The Marxist zeal of imposing Marxism may be Faith-less but still quite Biblical-Quranic in method and intent – a clarion call for a worldwide and bloody armed revolution cutting across country borders, militarily wiping away or forcibly converting the pre-Marxist system of governance / world-view / centre of power. Once a country has Marxism in power, it too invades another country to impose Marxism, just like a neo-Christian country invaded another non-Christian country or a neo-Islamised nation waged a new Jihad against the next Kafir nation in line. So, Soviet Russia swallowed up Baltic and Central Asian / Caucasian States. Where war is not employed, democracy is applied only to wrest power vide an electoral party called the Communist Party; once in power, democracy is eliminated to disallow dissenting views and power then again vests in the hands of a different select few, who aren’t corporate or royals of the pre-Marxist bourgeoisie but the chosen Proletariat of the Communist Party. In imposing this system, force and extermination are routinely applied tools. Concentration camps are also constructed to dump dissenters, akin to Inquisition Courts. Students are mowed down for dissent like in China’s Tiananmen Square. Dynasties – of Communist despots, not of actual monarchs – are kept in power like in North Korea. One dictator can rule for decades, as in Cuba.
But as the Communist USSR finally imploded, the worldwide Communists sought rehab, and entered universities, media and other circles like environmentalism, rights activism and secularism. But they have maintained a grip on public discourse, in not allowing a global acknowledgment of Communist excesses to figure as genocide. When they decide that the system of the Bourgeoisie that is to be destroyed in India is Hinduism, they will block any rightful assertion of Hindu uprightness and unity, such as in getting Hindus listed as one of the global victim peoples in the phenomenon of Genocide.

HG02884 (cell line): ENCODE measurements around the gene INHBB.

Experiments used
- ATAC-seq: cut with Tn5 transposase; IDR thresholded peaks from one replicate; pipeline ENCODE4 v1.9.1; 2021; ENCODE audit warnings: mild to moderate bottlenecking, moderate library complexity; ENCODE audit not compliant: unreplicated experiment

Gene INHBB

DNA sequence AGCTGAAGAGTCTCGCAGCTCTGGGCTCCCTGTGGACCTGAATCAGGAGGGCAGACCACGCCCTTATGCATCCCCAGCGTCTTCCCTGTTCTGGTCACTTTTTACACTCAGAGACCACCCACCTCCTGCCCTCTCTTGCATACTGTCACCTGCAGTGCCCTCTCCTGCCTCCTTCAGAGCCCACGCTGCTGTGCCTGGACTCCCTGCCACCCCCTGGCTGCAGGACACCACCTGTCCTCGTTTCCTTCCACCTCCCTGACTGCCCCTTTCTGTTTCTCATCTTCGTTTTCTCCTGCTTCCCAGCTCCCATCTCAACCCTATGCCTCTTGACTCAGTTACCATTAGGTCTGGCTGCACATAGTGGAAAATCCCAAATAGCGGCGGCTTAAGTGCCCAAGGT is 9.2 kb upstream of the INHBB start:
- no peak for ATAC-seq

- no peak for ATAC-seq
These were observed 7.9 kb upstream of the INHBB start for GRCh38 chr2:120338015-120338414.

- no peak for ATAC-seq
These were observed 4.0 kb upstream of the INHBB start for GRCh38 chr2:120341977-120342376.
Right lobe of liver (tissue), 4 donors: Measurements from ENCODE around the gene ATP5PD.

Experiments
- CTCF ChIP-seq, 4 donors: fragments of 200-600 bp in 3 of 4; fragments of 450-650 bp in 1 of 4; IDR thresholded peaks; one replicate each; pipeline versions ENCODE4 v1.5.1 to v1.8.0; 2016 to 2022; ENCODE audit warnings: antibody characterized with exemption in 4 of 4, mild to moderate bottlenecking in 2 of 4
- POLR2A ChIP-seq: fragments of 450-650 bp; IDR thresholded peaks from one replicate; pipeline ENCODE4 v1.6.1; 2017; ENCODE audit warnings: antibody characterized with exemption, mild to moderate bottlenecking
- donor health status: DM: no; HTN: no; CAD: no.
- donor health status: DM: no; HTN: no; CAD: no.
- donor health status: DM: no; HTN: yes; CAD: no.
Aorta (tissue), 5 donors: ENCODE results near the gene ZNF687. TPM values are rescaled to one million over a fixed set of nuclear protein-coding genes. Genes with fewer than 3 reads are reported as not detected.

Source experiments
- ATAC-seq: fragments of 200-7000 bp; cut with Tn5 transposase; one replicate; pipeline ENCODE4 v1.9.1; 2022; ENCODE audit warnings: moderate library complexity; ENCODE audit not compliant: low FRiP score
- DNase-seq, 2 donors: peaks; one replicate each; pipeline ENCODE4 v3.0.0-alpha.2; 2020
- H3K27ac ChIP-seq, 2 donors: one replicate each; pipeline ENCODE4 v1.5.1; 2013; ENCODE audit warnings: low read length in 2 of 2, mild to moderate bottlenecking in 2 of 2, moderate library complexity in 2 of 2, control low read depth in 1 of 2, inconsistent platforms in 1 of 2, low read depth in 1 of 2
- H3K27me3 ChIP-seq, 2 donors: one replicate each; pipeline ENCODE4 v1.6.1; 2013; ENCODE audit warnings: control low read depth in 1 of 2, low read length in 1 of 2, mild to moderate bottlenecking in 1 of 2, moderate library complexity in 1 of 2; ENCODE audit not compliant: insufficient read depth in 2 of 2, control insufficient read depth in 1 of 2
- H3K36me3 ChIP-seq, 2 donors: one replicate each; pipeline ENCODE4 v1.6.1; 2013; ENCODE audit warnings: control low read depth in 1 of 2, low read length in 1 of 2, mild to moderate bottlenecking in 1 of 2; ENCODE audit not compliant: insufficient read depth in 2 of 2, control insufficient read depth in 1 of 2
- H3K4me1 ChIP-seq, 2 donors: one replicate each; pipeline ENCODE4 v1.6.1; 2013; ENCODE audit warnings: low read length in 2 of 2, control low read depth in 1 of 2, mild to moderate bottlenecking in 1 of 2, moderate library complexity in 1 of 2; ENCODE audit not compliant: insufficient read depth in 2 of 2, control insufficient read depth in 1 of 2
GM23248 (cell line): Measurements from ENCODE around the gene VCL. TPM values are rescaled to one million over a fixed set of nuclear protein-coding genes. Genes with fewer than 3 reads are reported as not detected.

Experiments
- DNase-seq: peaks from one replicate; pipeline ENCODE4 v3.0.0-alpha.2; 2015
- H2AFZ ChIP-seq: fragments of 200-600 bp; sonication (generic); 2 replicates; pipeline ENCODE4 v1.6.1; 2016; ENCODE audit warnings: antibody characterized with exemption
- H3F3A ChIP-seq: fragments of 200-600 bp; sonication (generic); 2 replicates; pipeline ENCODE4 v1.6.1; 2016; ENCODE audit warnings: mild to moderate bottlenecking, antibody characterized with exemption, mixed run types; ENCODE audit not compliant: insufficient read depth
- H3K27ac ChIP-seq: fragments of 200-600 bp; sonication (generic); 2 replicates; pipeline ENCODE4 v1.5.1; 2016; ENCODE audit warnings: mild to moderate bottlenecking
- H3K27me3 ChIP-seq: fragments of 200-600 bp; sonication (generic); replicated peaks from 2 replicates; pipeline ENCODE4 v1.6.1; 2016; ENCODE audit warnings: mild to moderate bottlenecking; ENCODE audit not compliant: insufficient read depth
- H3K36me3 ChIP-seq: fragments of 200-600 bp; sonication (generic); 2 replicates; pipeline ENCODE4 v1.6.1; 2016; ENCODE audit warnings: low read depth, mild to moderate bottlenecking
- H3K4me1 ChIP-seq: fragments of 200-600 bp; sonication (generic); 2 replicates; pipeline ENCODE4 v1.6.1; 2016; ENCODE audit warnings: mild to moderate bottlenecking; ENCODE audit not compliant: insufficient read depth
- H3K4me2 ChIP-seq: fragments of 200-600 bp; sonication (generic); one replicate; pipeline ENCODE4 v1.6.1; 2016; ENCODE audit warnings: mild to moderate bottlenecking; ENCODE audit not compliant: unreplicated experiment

But cultural identity is what differentiates human groupings from animal groupings; so human social biology should include culture while animal biology cannot. The Marxist method remains modeled on the “us-versus-them” teachings of the Bible, even while Marxism’s Proposition, that Religion is opium, is based on the European historical experience of science and pluralism having to struggle against an entrenched system of despotic Christian papacy and papacy-subservient lords and rulers. Marxism never updated its inputs, which were based only on European medieval historical inputs; Marxism never outgrew these previous Euro-centric and Biblical inputs when they faced so many other Eastern civilisations in the world where faith and science co-existed (even before Europeans arrived), but force-fitted the anti-science, pro-exploitation and anti-freedom labels onto the elite class of any Eastern country the doctrine of Marx reached, like in India.
A true and ongoing genocide awaiting recognition: the Hindu genocide:
In the Hindu-Indian context, and posited globally in the overall pagan non-Abrahamic context, the plight of Hindus at the hands of religious invasions since 1700+ years (the first Abrahamic attack on a Hindu shrine took place circa 304 CE on the Euphrates by Christians, and Islamic and Christian attacks continue till today) and cultural digestion attempts from the colonial period to the present, requires self-acknowledgment, as practically all the definitions of ‘Genocide’ fit the fate of the Hindus who suffered as a targeted group of people: Hindus as a cultural, civilisational, religious, political, economic, social, cultural, national and traditional group.
This blog will soon be followed up by another blog specifically on why the Hindu community qualifies for victim-hood status based on the above criteria…